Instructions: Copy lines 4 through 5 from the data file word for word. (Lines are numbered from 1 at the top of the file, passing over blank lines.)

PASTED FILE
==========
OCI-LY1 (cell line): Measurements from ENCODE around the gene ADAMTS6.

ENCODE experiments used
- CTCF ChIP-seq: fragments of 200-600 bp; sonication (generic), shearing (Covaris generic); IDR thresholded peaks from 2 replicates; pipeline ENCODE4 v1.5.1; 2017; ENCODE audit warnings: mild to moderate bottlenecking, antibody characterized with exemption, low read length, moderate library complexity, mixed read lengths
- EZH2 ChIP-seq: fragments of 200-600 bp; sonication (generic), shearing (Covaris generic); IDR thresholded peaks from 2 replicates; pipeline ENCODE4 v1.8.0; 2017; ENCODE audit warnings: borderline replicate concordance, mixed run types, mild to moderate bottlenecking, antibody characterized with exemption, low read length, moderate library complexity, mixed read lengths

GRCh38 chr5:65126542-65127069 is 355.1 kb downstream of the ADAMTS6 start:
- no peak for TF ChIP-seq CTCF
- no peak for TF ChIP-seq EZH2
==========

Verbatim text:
- EZH2 ChIP-seq: fragments of 200-600 bp; sonication (generic), shearing (Covaris generic); IDR thresholded peaks from 2 replicates; pipeline ENCODE4 v1.8.0; 2017; ENCODE audit warnings: borderline replicate concordance, mixed run types, mild to moderate bottlenecking, antibody characterized with exemption, low read length, moderate library complexity, mixed read lengths

GRCh38 chr5:65126542-65127069 is 355.1 kb downstream of the ADAMTS6 start: